That's because this remains Yahoo's best option, short of a dramatic turnaround plan, analysts said.
But if Microsoft does eventually buy Yahoo, shareholders should brace themselves for a price far lower than the $47.5 billion the software behemoth offered earlier this year.
Wall Street analysts estimate that Microsoft would not offer more than $17-$20 per share for Yahoo, whose stock has fallen below $12 from a high of $30.25 in February.
Online display advertising, a core Yahoo business, has also shrunk as corporate advertisers scale back on Web marketing promotions amid a global economic slump.
Under Chief Executive Jerry Yang, who on Monday agreed to step down from his role once the board finds a replacement, Yahoo searched for alternatives to being bought, exploring partnerships with Google and Time Warner's AOL unit.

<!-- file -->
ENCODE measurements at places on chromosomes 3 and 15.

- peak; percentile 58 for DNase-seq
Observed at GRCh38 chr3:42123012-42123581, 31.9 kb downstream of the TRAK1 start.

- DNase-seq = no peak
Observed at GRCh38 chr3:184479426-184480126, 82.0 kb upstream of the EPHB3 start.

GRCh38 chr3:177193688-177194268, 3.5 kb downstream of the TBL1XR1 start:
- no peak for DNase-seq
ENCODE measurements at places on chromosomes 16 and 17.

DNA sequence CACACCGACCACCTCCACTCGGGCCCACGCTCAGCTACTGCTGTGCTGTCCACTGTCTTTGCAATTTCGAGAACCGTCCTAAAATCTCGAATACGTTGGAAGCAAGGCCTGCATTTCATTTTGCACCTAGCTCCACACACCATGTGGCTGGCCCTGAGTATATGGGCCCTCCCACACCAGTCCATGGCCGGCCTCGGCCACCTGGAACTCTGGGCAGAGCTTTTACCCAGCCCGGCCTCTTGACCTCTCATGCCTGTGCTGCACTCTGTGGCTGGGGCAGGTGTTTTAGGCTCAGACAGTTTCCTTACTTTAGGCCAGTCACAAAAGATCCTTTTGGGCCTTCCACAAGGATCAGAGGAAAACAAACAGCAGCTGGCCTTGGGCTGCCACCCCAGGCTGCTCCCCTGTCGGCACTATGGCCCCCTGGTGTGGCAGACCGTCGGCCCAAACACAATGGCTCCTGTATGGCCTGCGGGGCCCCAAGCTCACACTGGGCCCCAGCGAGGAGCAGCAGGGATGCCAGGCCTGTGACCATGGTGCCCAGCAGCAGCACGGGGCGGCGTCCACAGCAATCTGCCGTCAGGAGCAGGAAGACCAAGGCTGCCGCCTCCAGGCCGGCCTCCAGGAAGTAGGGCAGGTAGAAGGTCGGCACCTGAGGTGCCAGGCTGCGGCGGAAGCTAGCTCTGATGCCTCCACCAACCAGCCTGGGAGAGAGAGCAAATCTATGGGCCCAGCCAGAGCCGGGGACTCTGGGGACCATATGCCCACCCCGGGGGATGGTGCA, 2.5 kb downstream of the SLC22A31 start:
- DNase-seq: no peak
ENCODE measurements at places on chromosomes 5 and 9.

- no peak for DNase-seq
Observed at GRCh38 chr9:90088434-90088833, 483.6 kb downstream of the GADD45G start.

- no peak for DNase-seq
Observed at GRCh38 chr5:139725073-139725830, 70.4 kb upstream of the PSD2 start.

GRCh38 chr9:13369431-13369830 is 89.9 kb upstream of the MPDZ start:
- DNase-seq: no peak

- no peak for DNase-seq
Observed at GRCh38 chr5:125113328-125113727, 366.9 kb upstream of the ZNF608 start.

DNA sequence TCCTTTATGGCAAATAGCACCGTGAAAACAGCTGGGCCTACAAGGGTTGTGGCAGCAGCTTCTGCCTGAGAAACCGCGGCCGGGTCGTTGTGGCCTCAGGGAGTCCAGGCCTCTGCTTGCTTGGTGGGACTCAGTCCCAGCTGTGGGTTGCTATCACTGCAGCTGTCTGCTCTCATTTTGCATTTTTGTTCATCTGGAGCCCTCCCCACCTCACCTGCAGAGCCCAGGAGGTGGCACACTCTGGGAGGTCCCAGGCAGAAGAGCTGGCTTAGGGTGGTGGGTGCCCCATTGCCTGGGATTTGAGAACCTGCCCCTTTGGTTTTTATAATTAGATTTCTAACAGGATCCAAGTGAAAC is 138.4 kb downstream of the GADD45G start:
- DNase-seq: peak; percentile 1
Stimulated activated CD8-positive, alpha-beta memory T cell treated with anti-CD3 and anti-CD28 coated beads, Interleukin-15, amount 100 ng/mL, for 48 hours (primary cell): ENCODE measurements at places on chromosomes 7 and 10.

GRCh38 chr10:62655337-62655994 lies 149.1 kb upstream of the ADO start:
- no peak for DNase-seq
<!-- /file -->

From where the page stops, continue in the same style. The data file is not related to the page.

But Google, which struck a search advertising deal with Yahoo in June only to abandon it as regulatory concerns grew, is unlikely to come back for more.
Meanwhile, Yahoo's months-long discussions with Time Warner about combining its AOL unit, have not led to a deal so far.
And Microsoft, for all its proclamations to the contrary, still needs Yahoo's assets to bolster its presence in online search and advertising, analysts said.
But the scales will be tipped in Microsoft's favor if and when the new Yahoo CEO does reach out to negotiate a new deal.
"It's not going to be Microsoft calling Yahoo saying, 'We're making a bid for $17 a share'," Needham & Co. analyst Mark May said.
"Microsoft is done negotiating with Yahoo. If Yahoo wants to do a deal, its board needs to have full agreement" on the price they want to sell the company for, May added.